Do you want to be a better writer? You should. Writing skills will help you get ahead in just about every profession.

So, while we’ve talked a lot in the past about ways to improve your writing, here’s one more: write less.

Write shorter, simpler words, and fewer of them. You will sound smarter and your communication will be much more effective.

To wit: when an individual wishes to convey an intent, opinion, or concept in written text it is imperative that that person be clear and concise in his or her communication style so as not to disorient the reader or obfuscate the argument the individual is attempting to put forth in said missive.

Or rather: when you’re trying to get something across in writing, keep it simple, so you don’t lose people.

See how much better that second sentence is? Can you imagine reading an entire communication, blog post, or article written in the style of the first? I can, because I see them quite often.

It’s a common error homo sapiens people make when attempting trying to sound erudite smart. They think that complicating things does the trick. It doesn’t. It makes you look like you’re trying too hard, and people will stop reading because they can’t concentrate.

So, while I know most of you wouldn’t write something as ridiculous as my example, you might write something, say, in a cover letter like:

“I possess the ability to learn new concepts quickly.”

Don’t write that. Write this instead:

“I am a fast learner.”

Even better, of course, would be to give an example of a time you learned something fast and how it wound up earning a company a million dollars – as it’s always better to show, not tell. But you get the idea.

Never say in two words what can be said with one. Go through your writing and trim the fat. Things that you can almost always cut include adverbs, colloquialisms, and filler words such as “there” and “that.” (See more examples of stuff to cut in this great blog post.)

Drop “really” and “very.” As someone who may or may not be Mark Twain once said, “Substitute ‘damn’ every time you’re inclined to write ‘very;’ your editor will delete it and the writing will be just as it should be.”

Here are some examples of phrases made shorter and better:


“There are some people who seem to think that…”


“Some people think…”


“However, the truth of the matter is that we need to do this straight away lest we lose the account.”


“But we need to do this now or we will lose the account.”

As William Zinsser, author of On Writing Well, puts it: “Clutter is the disease of American writing. We are a society strangling in unnecessary words, circular constructions, pompous frills and meaningless jargon.”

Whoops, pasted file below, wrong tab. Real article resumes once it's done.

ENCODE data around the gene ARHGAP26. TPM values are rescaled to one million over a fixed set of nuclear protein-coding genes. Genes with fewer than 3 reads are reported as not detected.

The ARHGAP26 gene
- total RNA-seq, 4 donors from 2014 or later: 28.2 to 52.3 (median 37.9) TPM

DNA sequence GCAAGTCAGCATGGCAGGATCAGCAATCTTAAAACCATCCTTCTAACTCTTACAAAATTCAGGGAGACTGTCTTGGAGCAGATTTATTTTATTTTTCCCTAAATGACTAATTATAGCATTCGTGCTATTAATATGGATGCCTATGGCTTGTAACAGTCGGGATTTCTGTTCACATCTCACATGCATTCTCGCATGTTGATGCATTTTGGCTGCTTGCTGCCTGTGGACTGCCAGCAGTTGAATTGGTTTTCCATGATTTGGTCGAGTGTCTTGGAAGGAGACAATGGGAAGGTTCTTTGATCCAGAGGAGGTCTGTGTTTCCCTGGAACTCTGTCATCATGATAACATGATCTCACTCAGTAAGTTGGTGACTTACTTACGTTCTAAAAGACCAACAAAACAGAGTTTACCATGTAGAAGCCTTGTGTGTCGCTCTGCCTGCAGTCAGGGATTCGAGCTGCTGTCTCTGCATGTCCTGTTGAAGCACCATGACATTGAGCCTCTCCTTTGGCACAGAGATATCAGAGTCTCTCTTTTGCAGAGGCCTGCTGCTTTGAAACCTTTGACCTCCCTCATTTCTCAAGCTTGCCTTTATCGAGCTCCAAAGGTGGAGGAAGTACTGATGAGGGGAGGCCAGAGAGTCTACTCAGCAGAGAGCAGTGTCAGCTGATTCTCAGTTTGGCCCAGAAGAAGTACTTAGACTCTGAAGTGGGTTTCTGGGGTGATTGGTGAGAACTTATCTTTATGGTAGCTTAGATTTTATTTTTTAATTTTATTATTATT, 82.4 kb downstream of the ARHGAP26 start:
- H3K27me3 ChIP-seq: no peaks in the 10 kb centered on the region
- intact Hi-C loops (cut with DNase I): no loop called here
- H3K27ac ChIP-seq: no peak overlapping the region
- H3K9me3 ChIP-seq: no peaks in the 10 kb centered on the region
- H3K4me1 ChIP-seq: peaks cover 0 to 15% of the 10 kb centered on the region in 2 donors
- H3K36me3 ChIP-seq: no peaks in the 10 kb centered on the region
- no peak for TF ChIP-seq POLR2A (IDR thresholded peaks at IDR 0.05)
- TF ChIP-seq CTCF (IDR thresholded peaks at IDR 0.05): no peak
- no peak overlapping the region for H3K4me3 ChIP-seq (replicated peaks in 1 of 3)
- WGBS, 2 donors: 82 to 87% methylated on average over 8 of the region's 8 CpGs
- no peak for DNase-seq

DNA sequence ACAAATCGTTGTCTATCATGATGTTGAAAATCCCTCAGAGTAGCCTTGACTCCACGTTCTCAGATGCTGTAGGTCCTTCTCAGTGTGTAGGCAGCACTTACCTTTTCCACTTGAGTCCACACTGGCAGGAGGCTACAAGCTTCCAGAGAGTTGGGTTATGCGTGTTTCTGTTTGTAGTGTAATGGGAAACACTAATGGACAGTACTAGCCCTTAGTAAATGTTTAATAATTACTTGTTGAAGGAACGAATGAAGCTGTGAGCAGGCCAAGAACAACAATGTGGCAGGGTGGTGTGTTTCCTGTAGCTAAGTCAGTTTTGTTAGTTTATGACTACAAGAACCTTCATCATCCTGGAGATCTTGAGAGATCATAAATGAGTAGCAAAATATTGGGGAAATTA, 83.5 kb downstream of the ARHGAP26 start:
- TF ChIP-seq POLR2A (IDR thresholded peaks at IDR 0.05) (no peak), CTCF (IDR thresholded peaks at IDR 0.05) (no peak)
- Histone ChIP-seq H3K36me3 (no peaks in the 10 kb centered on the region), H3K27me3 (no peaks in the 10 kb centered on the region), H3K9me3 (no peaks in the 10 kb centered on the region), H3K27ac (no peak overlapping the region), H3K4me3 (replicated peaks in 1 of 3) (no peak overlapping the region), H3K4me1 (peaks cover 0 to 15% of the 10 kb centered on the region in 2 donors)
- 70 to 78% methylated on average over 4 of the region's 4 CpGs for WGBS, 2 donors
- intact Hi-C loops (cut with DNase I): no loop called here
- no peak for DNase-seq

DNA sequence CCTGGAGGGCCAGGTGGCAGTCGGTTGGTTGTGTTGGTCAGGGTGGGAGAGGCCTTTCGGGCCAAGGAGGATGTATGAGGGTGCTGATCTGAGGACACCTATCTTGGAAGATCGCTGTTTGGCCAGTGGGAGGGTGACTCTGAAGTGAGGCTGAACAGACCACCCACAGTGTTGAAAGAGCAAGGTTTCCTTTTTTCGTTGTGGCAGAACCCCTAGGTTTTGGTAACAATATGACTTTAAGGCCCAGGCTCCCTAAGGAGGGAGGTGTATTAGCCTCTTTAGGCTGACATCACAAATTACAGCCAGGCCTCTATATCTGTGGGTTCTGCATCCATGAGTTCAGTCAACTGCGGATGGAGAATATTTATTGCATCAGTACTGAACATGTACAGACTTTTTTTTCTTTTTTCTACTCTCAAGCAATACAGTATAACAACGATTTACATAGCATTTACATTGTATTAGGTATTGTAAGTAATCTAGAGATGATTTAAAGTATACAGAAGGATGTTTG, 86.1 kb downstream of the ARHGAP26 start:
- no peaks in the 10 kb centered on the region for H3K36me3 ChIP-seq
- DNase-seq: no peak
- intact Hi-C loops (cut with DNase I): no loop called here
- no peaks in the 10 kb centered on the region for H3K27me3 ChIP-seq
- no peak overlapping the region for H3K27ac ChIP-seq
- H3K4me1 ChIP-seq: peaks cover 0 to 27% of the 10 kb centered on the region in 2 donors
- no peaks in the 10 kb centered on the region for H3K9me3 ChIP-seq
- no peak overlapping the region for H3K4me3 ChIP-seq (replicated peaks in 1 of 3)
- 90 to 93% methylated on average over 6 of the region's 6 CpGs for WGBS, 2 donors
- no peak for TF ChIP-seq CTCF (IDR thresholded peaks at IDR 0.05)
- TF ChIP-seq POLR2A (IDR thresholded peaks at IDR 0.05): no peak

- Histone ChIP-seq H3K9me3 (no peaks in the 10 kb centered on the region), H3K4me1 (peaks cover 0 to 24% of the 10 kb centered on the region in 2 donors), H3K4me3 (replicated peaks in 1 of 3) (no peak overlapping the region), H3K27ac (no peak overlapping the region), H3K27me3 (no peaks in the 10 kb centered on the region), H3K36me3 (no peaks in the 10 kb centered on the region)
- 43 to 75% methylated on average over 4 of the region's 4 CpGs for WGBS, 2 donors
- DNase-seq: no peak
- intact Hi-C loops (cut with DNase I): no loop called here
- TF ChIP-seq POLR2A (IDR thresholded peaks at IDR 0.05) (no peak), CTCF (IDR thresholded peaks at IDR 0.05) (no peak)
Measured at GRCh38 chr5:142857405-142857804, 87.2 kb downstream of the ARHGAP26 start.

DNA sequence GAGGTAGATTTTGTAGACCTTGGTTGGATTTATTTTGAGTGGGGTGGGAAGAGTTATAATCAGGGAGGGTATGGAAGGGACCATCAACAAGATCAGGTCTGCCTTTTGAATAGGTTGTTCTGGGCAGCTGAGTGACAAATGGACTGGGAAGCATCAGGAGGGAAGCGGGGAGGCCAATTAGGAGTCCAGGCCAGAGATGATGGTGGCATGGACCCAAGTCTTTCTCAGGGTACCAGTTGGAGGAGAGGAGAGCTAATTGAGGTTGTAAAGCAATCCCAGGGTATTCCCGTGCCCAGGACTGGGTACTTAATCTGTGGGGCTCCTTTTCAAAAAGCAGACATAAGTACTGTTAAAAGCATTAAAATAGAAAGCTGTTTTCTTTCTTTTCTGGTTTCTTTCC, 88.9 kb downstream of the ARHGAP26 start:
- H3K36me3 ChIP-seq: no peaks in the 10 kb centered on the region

Simplify everything. If you’ve written 400 words, can cut it down to 300. Writing short, as every editor knows, is much harder than writing long. If you ask a writer for 800 words, they’re far more likely to write 1000 than 700. Simple writing is a skill to master.

Remember, attention spans are short. You don’t have much time. Make the most of what you have.


And here, for amusement purposes is a memo once sent out by the king of ad execs, David Ogilvy, to his staff:

    “The better you write, the higher you go in Ogilvy & Mather. People who think well, write well.

    Woolly minded people write woolly memos, woolly letters and woolly speeches.

    Good writing is not a natural gift. You have to learn to write well. Here are 10 hints:

      1. Read the Roman-Raphaelson book on writing. Read it three times.

      2. Write the way you talk. Naturally.

      3. Use short words, short sentences and short paragraphs.

      4. Never use jargon words like reconceptualize, demassification, attitudinally, judgmentally. They are hallmarks of a pretentious ass.

      5. Never write more than two pages on any subject.

      6. Check your quotations.

      7. Never send a letter or a memo on the day you write it. Read it aloud the next morning — and then edit it.

      8. If it is something important, get a colleague to improve it.

      9. Before you send your letter or your memo, make sure it is crystal clear what you want the recipient to do.

      10. If you want ACTION, don’t write. Go and tell the guy what you want.


(via Brain Pickings)

See also:
Five things to cut from your writing right now
Seven resume grammar mistakes that make you look dumb